Graffiti leaves a mark on Fernie

A graffiti artist visited Fernie last weekend to demonstrate his ideas of what public art should be.

David Brunning works on a large canvas at The Arts Station as part of a workshop he taught on the weekend. Photo by M. Cole

A graffiti artist visited Fernie last weekend to demonstrate his ideas of what public art should be.

The Calgary artist, David Brunning, or “TheKidBelo,” came to Fernie to teach a workshop called Graffiti – Public Art: Personal Space, at The Arts Station.

“I was really a late bloomer when it came to getting in to graffiti art. When I first picked up a can to paint I was 19 years old,” he said. “But I had been drawing what I thought was graffiti, my idea of what graffiti was, for two years before that.”

As a kid in Edmonton, he became involved in skateboarding and snowboarding, which got him interested in the hip-hop culture.

“I was rapping and freestyling, and living a different kind of life. I didn’t make the best choices growing up, I got involved with stupid stuff, and luckily I got out of it at the same time I got into graffiti, which was smart, it kind of saved me,” he said.

It was the images of subway graffiti art in the back pages of Source Magazine that got Brunning interested in graffiti.

His artistic style has changed a lot since his first piece, which he has integrated into a design for a t-shirt he made for The Arts Station.

“My style is really clean. I’ve always been into being really clean and precise. And even when I didn’t paint well I wanted to be clean,” he said, “The letters didn’t look good back then, they looked OK, but they look a lot better now. Now I’m just breaking boundaries.”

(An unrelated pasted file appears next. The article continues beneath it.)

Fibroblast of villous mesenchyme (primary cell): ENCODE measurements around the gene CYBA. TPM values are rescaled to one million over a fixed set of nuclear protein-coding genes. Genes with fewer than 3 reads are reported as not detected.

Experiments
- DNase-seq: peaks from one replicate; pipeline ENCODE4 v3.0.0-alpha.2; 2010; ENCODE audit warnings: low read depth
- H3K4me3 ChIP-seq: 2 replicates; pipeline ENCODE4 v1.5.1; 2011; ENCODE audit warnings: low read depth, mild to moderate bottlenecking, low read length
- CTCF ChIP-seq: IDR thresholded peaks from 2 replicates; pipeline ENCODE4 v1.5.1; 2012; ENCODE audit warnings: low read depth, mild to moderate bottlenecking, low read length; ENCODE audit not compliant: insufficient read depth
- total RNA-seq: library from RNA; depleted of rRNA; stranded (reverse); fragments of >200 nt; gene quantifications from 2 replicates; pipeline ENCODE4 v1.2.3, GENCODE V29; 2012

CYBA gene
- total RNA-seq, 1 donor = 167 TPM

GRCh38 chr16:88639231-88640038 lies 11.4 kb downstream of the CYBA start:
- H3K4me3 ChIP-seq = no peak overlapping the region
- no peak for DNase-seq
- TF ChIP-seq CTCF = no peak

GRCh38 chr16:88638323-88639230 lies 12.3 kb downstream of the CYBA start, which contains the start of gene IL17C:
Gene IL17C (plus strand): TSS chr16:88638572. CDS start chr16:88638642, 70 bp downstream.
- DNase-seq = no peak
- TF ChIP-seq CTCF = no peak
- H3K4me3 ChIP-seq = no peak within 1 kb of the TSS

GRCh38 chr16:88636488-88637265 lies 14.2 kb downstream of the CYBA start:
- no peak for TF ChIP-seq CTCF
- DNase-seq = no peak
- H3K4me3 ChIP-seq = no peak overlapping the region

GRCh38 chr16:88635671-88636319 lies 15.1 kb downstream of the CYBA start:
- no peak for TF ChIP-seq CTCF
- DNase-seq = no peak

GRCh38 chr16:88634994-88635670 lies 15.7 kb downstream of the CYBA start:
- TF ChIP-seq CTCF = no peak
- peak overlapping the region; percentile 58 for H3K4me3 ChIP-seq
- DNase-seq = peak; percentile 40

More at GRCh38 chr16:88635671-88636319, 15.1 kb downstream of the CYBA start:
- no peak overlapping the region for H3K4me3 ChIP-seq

He said that he adds more colour to his work now, plays with dimension and also experiments with letterform.

Like all art, Brunning acknowledges that there is good and bad graffiti art.

“A lot of people’s ideas of graffiti art are just negative. They don’t understand it and then when they see it on their fence, it’s just really crappy, chicken scratches on the side of a building. It just doesn’t fit,” he said.

“Fernie is interesting. I drove in here and I’m looking around and I see all of these old buildings. I thought ‘OK, this is a quaint, neat town,’ and then I’m looking at the graffiti and I’m thinking, ‘You’re kidding me. This doesn’t fit,’” said Brunning.

On January 3, The Arts Station put out a call for entry for it’s public art program.

“We’re looking for submissions for two pieces of public art. One is valued at $13,000 and the other is valued at $3,500,” said Oz Parsons, The Arts Station administrator.

Parsons said that the $3,500 piece is intended to be a collaborative piece involving schools and service organizations, with the goal of making it a group event.

“The thing with public art is that you won’t please everyone,” said Brunning. “In a small town like Fernie, you need to know what the community likes. You may need to have something that’s a landscape, something that’s an abstract, something that’s graffiti.